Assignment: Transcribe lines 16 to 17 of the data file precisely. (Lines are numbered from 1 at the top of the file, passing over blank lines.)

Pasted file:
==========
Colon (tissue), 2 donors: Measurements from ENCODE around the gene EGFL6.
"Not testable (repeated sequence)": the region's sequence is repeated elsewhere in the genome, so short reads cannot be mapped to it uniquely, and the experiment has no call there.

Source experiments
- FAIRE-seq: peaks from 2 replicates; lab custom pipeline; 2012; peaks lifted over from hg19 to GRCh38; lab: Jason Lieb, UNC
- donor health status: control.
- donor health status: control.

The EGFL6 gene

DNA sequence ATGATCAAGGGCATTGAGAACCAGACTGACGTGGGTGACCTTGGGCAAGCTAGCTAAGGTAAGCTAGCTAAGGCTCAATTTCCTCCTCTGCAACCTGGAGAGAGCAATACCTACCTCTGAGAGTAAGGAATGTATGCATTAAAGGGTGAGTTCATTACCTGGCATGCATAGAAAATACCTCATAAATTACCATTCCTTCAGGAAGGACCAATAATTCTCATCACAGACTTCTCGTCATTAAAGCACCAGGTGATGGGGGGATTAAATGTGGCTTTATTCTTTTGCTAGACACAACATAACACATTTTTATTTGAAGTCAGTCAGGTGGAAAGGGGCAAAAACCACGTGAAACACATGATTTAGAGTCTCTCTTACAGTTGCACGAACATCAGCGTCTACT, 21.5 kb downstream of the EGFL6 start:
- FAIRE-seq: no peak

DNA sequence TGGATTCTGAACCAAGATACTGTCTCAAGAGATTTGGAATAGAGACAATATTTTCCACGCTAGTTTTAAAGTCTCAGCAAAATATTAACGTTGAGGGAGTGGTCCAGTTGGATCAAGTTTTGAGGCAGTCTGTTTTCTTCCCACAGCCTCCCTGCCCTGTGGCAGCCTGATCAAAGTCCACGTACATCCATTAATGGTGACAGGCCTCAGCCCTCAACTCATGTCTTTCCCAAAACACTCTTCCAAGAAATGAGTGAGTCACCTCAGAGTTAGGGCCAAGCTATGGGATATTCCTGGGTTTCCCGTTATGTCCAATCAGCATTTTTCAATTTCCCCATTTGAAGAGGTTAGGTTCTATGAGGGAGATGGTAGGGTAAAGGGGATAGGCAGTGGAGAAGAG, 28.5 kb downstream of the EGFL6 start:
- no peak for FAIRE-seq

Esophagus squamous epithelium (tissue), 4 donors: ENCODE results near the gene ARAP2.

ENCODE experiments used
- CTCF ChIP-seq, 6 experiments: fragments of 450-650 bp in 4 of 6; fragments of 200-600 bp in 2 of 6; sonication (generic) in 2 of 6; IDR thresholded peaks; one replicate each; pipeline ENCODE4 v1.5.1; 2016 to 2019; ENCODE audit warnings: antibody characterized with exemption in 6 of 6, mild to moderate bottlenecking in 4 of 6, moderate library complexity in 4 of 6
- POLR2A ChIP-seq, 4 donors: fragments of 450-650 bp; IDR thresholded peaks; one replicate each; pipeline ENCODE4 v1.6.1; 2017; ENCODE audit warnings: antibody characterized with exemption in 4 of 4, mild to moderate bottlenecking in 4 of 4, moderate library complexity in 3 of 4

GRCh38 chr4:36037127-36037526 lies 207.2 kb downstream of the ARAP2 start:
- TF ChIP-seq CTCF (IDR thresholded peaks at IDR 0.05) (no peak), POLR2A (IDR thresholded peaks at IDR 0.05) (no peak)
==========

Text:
GRCh38 chr4:36037127-36037526 lies 207.2 kb downstream of the ARAP2 start:
- TF ChIP-seq CTCF (IDR thresholded peaks at IDR 0.05) (no peak), POLR2A (IDR thresholded peaks at IDR 0.05) (no peak)